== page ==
03 Apr

After I released Pico Racer, lots of people have thought it looks nice and is an achievement. I don’t think it does anything special or pushes the limits of the Pico-8. Here I try to explain the small tricks I used in the game. If you want a general tutorial about pseudo 3D racers in general then please check out Louis Gorenfeld’s excellent page about the subject, I try to focus on Pico-8 specific stuff.

Usually, with pseudo 3D racers, the road is drawn using a simple trick: there is a full screen graphic of a straight road with perspective and every horizontal line gets shifted left or right, more the further down the road the current horizontal line is. This makes the road look like it’s curving. Palette tricks are used to create the familiar stripes that give an illusion of motion.

With Pico-8, there is no space for a precalculated road asset but we can draw scaled sprites instead. The road in Pico Racer is simply a series of one pixel high sprites scaled by distance, one for both track edges and two used to draw the road surface. The road is a true textured plane instead of a distorted image. Curves works similarly to the above classic method.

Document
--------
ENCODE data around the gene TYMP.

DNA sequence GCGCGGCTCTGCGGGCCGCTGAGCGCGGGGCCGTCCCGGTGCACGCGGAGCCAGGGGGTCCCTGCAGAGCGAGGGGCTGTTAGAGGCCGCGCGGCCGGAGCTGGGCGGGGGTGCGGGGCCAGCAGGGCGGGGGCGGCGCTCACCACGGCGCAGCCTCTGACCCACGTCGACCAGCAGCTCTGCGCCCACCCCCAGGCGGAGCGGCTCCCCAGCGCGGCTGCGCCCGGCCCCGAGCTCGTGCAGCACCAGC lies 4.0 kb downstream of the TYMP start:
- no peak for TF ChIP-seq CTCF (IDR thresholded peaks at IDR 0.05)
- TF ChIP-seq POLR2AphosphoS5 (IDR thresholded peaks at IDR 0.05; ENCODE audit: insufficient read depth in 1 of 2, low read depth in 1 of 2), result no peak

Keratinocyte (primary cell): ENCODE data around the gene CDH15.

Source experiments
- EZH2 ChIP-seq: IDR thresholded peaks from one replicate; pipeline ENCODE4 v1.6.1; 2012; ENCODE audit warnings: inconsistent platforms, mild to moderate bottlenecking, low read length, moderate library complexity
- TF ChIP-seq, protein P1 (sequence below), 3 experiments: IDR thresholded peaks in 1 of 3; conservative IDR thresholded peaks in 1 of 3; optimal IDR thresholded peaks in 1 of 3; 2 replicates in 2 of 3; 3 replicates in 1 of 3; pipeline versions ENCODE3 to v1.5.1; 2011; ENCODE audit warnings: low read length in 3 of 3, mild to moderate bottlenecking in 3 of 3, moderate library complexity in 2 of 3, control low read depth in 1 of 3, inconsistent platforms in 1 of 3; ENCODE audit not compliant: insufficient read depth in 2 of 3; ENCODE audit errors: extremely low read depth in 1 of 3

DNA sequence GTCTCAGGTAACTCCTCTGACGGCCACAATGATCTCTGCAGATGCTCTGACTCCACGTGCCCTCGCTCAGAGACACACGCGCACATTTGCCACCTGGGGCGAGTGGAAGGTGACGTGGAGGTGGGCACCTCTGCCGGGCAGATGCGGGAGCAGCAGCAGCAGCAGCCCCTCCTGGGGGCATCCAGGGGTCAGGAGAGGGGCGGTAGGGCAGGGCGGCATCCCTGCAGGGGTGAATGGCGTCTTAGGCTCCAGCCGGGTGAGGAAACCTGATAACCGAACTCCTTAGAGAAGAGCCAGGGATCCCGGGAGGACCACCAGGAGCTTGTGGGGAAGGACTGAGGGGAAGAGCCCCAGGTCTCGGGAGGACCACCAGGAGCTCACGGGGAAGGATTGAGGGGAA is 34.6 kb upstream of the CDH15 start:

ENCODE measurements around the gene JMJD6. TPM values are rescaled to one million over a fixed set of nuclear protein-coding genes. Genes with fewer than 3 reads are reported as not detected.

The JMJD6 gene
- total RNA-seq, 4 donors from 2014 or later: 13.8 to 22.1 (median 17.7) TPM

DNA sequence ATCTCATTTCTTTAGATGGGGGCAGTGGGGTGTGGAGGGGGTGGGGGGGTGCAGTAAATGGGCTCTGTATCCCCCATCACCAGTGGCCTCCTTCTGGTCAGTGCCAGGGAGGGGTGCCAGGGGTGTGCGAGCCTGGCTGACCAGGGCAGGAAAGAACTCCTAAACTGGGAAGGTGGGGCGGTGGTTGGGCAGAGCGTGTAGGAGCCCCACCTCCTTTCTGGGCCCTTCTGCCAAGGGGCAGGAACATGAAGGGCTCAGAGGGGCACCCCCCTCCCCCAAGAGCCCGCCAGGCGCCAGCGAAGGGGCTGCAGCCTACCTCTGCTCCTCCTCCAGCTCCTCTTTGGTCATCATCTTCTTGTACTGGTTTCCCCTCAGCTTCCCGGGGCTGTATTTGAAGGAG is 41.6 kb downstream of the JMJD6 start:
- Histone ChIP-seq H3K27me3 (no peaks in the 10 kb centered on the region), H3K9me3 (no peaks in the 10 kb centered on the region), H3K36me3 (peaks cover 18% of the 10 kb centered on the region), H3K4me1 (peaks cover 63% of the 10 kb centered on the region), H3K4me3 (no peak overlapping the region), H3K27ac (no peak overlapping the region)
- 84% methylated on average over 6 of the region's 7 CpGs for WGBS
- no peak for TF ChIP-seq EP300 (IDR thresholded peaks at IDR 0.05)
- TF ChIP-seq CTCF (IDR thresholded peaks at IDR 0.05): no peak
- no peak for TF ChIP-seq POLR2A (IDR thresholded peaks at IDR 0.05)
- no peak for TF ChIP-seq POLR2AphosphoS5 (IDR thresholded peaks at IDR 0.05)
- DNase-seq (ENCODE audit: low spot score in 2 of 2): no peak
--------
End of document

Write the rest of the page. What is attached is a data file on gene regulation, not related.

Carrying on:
Additionally, when rendering the road (from bottom of the screen to the middle of the screen) we iterate along the track data. This is very approximate because we just take the screen Y, calculate the Z and figure out which part of the track the horizontal line belongs to. A more accurate way would be to iterate Z instead of the screen space Y and when Z projected to the screen gives a different screen Y coordinate, we would draw the horizontal line. But going along Y gives a good enough effect, the player will get a good enough hint what is coming towards him.

The road X position on screen is stored for each Y coordinate which we will use later to render the sprites correctly along the road. Note: this gives a slightly crude motion to sprites when they are far away because the X offset are stored per each screen Y coordinate instead of Z. As long as the action is fast, the player will not notice anything.

The road texture graphic used per line is selected so that the further away the line is, the lighter the colors in the texture. Dithering is used to mask the exact position where the texture changes. One texture Multiple textures Dithered textures